Animal Parks—In 1960 Freda Wilmoth bought three bison for her husband Ross, who was interested in breeding them with beef cattle. From there they began raising deer and elk and then more exotic animals like peacocks, monkeys, lions, and leopards. Interest grew and visitors began to arrive, leading to the opening of the Wild Wilderness Drive-Thru Safari in Gentry in the mid-1970s. Today, critics and federal agencies cite issues with animal care, housing, and visitor safety. Snake World opened in Berryville in 1992, serving visitors and schoolchildren. At first it largely featured venomous snakes but now includes non-venomous snakes, reptiles, tropical fish, and even a few guinea pigs.

Parades—In the late 1890s an elephant paraded through downtown Fayetteville to advertise the Barnum and Bailey Circus. More often, horses are a mainstay of parades. In 1901 horses pulling flower-covered buggies greeted the arrival of St. Louis & North Arkansas Railroad’s first train in Berryville. At the 1926 Apple Blossom Festival in Rogers, Bentonville’s float, pulled by a team of eight white horses, won first place. Riding clubs are often part of the Rodeo of the Ozarks parades in Springdale along with a miniature Purina Chow wagon pulled by ponies. Even oxen got in on the act, pulling a pioneer wagon in at least one rodeo parade.

Show Time—Farm animals have always been a highlight of county fairs. Livestock and horse races were featured on the Fayetteville square during the first Washington County Fair in 1856. Today’s members of area 4-H and Future Farmers of America clubs spend all year learning to care for and groom such animals as rabbits, chickens, goats, dairy cattle, turkeys, and sheep, which are proudly displayed at the fair. Some animals are sold during the Junior Livestock Auction. The first dog show in Washington County was held at the county fair in Fayetteville, September 1937. Prizes included eighty cans of dog food and an Irish Setter puppy. The Northwest Arkansas Kennel Club formed in 1961, in part to promote dog raising and breeding. It later added obedience trials to the show program.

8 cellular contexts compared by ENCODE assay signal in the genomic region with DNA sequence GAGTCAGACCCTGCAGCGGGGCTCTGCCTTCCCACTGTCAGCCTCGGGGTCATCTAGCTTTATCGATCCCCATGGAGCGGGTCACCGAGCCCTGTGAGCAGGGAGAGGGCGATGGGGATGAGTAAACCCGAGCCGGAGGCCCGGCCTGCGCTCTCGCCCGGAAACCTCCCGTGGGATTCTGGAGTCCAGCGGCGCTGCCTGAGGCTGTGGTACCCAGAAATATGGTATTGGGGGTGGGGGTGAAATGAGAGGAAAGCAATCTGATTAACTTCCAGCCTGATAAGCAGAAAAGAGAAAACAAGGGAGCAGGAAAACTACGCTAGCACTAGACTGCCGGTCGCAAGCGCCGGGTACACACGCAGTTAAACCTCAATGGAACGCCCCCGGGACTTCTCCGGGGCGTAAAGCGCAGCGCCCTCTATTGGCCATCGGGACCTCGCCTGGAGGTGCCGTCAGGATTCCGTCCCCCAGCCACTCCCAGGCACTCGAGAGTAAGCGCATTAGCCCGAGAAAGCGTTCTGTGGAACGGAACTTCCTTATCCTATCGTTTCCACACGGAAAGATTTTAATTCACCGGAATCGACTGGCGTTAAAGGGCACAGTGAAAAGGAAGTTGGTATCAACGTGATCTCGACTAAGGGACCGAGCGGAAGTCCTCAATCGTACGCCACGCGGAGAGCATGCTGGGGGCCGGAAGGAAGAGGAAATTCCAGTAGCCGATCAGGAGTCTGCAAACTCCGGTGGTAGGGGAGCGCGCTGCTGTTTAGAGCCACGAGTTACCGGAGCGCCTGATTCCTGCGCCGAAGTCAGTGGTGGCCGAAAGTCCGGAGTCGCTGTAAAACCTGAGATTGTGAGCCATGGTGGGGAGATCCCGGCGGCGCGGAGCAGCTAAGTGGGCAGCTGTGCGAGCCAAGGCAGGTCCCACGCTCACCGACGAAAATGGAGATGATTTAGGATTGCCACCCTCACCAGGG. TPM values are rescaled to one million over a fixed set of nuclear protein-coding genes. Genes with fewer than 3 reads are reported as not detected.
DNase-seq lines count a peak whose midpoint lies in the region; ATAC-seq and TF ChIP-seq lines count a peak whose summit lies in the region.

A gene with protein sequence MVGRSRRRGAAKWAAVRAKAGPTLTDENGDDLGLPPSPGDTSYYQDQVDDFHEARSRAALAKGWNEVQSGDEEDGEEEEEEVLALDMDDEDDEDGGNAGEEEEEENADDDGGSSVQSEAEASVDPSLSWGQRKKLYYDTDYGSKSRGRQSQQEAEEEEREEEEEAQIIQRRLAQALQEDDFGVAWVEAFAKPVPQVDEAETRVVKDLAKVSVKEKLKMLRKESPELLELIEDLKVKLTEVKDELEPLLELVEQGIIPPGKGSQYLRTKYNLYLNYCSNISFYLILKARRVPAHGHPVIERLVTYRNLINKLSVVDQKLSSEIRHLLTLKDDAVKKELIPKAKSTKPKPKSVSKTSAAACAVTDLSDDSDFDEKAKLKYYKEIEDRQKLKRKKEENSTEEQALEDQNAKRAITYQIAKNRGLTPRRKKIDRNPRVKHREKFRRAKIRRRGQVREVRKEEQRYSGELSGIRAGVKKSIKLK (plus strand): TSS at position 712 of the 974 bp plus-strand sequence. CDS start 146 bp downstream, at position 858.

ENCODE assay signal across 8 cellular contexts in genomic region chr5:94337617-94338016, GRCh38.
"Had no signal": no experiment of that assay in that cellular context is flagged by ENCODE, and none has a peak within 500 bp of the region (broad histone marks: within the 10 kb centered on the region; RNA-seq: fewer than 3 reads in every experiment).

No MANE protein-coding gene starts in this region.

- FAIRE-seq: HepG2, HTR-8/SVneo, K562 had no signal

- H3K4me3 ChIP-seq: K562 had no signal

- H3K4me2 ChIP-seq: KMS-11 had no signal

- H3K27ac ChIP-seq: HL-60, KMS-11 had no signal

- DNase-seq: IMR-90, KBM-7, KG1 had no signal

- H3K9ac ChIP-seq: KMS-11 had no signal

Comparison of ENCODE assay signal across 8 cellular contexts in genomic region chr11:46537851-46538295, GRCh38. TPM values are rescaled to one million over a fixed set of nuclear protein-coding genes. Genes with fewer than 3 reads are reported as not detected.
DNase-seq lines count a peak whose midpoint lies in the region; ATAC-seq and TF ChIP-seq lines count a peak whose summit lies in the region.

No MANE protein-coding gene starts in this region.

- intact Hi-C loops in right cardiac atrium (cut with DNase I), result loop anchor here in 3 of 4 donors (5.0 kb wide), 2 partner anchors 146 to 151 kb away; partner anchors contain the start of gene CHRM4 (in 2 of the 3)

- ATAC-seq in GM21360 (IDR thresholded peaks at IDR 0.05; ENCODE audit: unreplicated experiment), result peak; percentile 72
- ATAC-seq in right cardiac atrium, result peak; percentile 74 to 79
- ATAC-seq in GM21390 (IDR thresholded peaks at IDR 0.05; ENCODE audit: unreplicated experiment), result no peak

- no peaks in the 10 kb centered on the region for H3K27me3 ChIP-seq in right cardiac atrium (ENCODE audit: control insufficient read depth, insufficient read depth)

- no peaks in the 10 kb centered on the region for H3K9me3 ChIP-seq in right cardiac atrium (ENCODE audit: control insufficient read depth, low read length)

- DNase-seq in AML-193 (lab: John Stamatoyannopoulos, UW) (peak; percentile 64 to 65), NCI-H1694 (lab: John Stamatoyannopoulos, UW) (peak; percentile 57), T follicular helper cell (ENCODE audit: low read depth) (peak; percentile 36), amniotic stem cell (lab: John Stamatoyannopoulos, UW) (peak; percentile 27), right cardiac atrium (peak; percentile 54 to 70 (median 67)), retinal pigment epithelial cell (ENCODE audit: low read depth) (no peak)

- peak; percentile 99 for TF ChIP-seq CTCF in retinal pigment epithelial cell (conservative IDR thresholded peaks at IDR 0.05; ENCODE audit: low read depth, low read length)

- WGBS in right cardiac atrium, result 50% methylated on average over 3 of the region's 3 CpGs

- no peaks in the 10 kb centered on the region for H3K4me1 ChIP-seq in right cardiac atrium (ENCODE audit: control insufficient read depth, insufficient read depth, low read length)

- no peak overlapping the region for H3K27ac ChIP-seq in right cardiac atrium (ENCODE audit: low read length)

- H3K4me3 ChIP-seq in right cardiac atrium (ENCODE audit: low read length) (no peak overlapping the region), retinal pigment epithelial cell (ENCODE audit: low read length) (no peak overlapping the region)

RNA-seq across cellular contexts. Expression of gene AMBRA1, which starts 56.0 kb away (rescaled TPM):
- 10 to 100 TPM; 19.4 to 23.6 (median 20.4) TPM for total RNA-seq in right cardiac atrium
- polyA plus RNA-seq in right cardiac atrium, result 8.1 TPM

Blood Sport—In the mid-1940s Cave Springs sponsored a “coon on a log” contest. Raccoons were chained to logs driven into the bottom of Lake Keith. As thousands watched, trained coon-hunting dogs were released and encouraged to swim to the raccoons, bite and catch them, and drag them to shore within sixty seconds. Both dogs and raccoons were mauled during their fights. At the time, supporters defended the practice as sport, hoping that the event would “put the town on the map.” The Humane Society member overseeing the event “did not think any fight was rough enough to stop.”